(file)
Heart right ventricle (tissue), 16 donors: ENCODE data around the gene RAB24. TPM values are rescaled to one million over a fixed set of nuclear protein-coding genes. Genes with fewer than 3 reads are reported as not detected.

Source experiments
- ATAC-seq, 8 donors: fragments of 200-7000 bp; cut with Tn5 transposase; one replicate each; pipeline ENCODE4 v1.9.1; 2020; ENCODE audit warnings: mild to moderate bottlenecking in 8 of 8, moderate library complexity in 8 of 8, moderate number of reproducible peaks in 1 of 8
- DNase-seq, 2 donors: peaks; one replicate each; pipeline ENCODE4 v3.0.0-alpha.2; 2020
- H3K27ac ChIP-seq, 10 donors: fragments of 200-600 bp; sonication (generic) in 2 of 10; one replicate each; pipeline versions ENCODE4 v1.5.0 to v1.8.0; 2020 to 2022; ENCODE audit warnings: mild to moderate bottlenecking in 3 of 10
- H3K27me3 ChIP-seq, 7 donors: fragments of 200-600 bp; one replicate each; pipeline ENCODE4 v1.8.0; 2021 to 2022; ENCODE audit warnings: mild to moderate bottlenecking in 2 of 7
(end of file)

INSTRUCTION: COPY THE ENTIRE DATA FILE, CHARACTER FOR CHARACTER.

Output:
Heart right ventricle (tissue), 16 donors: ENCODE data around the gene RAB24. TPM values are rescaled to one million over a fixed set of nuclear protein-coding genes. Genes with fewer than 3 reads are reported as not detected.

Source experiments
- ATAC-seq, 8 donors: fragments of 200-7000 bp; cut with Tn5 transposase; one replicate each; pipeline ENCODE4 v1.9.1; 2020; ENCODE audit warnings: mild to moderate bottlenecking in 8 of 8, moderate library complexity in 8 of 8, moderate number of reproducible peaks in 1 of 8
- DNase-seq, 2 donors: peaks; one replicate each; pipeline ENCODE4 v3.0.0-alpha.2; 2020
- H3K27ac ChIP-seq, 10 donors: fragments of 200-600 bp; sonication (generic) in 2 of 10; one replicate each; pipeline versions ENCODE4 v1.5.0 to v1.8.0; 2020 to 2022; ENCODE audit warnings: mild to moderate bottlenecking in 3 of 10
- H3K27me3 ChIP-seq, 7 donors: fragments of 200-600 bp; one replicate each; pipeline ENCODE4 v1.8.0; 2021 to 2022; ENCODE audit warnings: mild to moderate bottlenecking in 2 of 7